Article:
Monday, November 11, 2013

Old Rag Mountain Stewards Final 2013 Weekend

Michael and I spent the weekend out with Old Rag Mountain Stewards, doing our normal trail patrol and having a little fun, too. Saturday's group of volunteers met up at the Berry Hollow parking lot and got the very last three spaces there. The volunteers who stopped at the fee station to pick up a backcountry permit spoke of flying monkeys, crazy large groups, and full parking lots on the other side of the mountain. This is what passes for a normal fall Saturday on Old Rag.

The mountain was just as crowded as was observed in the parking lot. After setting up camp, we walked up the Saddle Trail. Multiple groups of 20 or more people passed us on their way down. The summit was pandemonium. There was a dull roar from all of the people talking over the wind. We picked up trash in the area, which was a little maddening. There is a small ravine that leads off of the north side of the summit that, I swear, had nearly as much trash as a back alley in downtown Washington, DC. Some of it, like the energy bar wrappers, probably just blew there, but the water bottles and bricks, yes, bricks, were almost certainly thrown. Around an hour before sunset, we started asking people if they had lights for the walk down (which takes most people 2-2.5 hours). Some do, many don't. Did I mention the guy in a union suit? At this point, anyone who goes into the woods to get away from people is probably crossing Old Rag off of their list of hikes they want to do. I don't blame you. Fall Saturdays are Old Rag at its worst and most crowded. 

But, Old Rag is beautiful and amazing in the fall, too. At some point, the crowd thinned and I realized the dull roar was just wind. I wandered around taking pictures, watching the ravens play on the wind, and enjoying what was left of the fall colors. As the sun dropped below the horizon, we headed down to Old Rag Shelter. The six of us camping out had a nice cookout at the shelter. We shared the fire with another group camping nearby. That night, all of us listened to the wind scream above us, happy to be camping below it.

Sunday couldn't have been more different than the day before for Old Rag Mountain Stewards. Like Saturday morning, we hiked up the Saddle Trail, but there we turned off on a climbers path and bushwhacked to a completely different adventure. We repeated an ascent that we had done three years ago. We spent the whole day making our way up slabs on the west face of the mountain, an area that few people other than a handful of climbers ever see. This year it was cold and crazy windy. Three years ago, we hung out on the last slab waiting for the rappel rope to be set. This year, those of us who arrived on that slab first tucked ourselves into a nook to get out of the wind. The sun was nearly set by the time we reached the Saddle Trail and our group had spent the day on the busiest mountain in the mid-Atlantic in solitude. A great end to another season with Old Rag Mountain Stewards.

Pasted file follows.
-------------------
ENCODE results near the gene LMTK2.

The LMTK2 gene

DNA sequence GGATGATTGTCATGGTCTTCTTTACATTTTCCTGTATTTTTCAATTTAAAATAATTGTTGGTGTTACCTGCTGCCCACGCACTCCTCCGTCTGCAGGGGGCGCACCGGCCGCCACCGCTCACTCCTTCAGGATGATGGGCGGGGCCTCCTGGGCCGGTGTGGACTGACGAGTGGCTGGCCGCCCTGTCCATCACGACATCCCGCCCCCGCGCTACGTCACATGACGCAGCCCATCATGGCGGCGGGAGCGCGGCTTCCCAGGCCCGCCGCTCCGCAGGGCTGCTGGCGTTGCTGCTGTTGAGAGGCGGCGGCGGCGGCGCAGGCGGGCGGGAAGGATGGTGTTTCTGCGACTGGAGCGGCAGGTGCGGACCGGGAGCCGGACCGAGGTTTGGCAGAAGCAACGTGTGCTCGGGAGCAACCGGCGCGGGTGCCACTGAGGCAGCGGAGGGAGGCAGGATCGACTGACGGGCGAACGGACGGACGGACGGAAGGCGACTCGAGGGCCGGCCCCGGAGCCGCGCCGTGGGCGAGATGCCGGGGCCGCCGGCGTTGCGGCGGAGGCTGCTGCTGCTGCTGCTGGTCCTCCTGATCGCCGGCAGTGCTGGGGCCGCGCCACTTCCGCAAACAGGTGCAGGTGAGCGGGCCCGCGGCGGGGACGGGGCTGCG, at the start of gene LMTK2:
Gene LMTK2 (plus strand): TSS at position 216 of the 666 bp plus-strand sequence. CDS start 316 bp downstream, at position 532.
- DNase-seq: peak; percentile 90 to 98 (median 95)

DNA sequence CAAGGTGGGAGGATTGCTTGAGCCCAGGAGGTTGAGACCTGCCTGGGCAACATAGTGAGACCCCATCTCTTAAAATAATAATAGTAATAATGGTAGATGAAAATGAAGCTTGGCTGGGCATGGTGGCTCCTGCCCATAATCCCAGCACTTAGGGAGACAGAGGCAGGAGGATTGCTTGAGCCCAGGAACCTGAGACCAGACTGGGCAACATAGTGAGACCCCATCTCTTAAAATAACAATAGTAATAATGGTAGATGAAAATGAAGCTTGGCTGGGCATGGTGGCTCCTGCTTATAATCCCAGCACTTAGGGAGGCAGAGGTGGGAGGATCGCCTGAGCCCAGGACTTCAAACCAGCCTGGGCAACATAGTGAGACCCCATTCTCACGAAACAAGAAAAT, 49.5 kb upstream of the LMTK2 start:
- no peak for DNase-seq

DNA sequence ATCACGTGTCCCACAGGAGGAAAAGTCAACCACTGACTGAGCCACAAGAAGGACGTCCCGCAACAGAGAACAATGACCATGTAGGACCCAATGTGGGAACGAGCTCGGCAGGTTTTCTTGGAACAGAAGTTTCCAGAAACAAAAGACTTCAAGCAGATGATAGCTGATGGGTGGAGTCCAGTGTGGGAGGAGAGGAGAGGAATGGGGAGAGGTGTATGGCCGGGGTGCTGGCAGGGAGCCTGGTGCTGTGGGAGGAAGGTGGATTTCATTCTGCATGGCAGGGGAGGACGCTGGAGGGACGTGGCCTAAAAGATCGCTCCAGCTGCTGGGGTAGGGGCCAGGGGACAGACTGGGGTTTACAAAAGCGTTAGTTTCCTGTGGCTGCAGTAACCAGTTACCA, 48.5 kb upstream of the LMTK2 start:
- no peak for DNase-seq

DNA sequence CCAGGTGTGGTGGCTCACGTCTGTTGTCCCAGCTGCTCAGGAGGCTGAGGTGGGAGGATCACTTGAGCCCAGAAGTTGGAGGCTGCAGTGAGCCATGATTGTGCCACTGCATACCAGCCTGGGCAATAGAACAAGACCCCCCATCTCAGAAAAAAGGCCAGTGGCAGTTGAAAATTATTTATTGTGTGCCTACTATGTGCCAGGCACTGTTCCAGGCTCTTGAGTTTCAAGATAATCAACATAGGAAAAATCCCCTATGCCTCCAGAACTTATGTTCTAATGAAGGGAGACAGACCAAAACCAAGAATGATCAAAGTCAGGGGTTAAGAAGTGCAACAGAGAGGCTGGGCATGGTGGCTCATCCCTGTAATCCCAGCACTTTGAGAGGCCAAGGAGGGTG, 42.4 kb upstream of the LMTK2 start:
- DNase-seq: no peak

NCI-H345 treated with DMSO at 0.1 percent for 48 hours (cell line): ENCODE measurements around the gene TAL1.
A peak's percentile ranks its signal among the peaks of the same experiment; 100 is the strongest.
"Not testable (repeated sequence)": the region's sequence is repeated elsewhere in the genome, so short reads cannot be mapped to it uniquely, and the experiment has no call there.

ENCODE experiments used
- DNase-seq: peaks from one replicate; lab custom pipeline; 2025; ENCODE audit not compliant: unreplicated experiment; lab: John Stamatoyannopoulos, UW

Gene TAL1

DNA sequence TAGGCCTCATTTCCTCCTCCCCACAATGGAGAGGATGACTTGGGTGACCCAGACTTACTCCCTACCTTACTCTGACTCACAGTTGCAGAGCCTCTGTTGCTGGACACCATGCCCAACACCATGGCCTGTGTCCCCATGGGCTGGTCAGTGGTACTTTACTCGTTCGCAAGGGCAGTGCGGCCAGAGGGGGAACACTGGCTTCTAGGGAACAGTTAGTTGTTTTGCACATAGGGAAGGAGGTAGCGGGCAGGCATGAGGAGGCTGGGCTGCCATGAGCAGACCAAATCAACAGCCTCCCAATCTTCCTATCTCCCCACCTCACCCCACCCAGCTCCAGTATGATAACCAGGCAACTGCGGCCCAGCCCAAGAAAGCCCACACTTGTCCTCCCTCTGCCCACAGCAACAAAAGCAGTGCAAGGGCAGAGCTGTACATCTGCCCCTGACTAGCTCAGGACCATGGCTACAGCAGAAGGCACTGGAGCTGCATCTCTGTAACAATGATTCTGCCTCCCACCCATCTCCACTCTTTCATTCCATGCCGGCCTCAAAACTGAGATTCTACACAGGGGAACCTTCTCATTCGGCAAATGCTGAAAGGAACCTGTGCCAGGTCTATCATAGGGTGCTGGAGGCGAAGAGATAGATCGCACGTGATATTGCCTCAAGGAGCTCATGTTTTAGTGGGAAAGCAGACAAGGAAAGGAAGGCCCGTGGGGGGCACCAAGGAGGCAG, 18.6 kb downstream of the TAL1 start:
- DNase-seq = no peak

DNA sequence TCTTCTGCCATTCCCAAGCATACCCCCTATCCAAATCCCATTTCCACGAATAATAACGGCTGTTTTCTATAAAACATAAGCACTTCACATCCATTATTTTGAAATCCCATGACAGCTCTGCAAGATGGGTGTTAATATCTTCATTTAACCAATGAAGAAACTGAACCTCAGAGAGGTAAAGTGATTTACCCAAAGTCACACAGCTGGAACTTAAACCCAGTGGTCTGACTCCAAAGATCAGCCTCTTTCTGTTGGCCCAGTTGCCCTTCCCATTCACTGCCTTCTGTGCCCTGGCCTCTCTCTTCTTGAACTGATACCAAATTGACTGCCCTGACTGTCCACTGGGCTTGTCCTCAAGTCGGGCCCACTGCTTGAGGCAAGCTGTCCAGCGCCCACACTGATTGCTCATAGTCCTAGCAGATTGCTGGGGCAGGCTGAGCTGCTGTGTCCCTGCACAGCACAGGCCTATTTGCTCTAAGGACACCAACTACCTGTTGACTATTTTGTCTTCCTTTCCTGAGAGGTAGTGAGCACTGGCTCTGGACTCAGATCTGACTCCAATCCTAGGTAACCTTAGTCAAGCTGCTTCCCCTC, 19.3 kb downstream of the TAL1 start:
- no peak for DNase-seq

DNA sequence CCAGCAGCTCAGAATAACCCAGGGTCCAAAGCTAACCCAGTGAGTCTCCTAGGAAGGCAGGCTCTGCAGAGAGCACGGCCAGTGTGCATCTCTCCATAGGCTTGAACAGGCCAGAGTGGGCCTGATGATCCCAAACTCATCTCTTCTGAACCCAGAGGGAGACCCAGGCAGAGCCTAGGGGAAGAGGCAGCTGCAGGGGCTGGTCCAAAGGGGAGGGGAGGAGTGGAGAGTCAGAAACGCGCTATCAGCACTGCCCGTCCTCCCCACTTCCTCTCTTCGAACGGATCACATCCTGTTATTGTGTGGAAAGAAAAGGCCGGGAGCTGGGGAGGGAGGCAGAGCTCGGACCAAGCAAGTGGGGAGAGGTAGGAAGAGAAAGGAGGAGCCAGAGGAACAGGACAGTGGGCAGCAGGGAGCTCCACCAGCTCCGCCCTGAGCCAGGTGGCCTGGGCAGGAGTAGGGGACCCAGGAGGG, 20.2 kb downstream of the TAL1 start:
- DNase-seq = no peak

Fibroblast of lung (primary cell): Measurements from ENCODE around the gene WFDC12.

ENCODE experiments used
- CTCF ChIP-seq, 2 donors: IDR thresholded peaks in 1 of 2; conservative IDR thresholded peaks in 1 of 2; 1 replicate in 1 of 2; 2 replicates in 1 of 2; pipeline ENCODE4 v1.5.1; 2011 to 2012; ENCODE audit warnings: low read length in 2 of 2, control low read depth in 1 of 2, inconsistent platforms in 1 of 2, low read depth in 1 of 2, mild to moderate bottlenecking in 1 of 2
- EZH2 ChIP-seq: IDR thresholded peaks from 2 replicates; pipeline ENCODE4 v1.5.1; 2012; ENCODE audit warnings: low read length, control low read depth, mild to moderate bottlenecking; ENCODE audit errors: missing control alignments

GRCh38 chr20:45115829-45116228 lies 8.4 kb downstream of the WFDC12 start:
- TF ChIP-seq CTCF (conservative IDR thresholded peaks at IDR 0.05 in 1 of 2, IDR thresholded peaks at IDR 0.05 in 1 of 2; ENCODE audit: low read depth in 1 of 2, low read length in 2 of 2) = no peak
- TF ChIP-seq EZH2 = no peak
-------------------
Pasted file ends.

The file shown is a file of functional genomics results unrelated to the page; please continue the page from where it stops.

The view down below the Ravine of Trash. The wind took care of a lot of the leaves this weekend.
I'm not sure why anyone would haul bricks up the mountain, but throwing them into a ravine off of the summit makes even less sense. This was just one of more than a dozen.
Did I mention the guy in the union suit? It turns out that he did have pants with him. He just stripped down to his long johns on the summit. Whatever floats his boat.
Fall colors from the summit.
One of my favorite things about fall on Old Rag is watching the ravens play on the wind near sunset. There was plenty of wind for them this weekend. They are hard to photograph clearly, but once in a while I get a few good shots.
Another raven riding a thermal.
This group of ravens were diving and soaring south of the summit.
The spot where I always take a photo. Three weeks ago, there were many more leaves on the trees. Winter has arrived at the summit.
The shadow of Old Rag in the valley.
As we got ready to leave the summit, I happened to look down the Saddle Trail and, just for a minute, all of the trees were bathed in red light from the sunset. A few seconds after I took this picture, it was all gone.
 We spent Sunday coming up the mountain the hard way: on ropes. We didn't really climb so much as use the ropes to assist walking up steep slabs and as safety lines. I didn't get many pictures, but this one is at the top of the ascent.
Sunset from a boulder in the ravine we climbed to get back to the trail. 


  1. Awesome pictures as usual. Love those ravens. Also great seeing ORMS folks on the mountain this weekend. Long live the Old Rag Ravens and ORMS! Once you become conscious of them you will spot numerous dumps of gravel, sand, pebbles along with bricks around the summit. Evidently some hikers use these things as extra weight for fitness training and then dump them when they get to the summit. Using water or packing out what they pack in would be much better.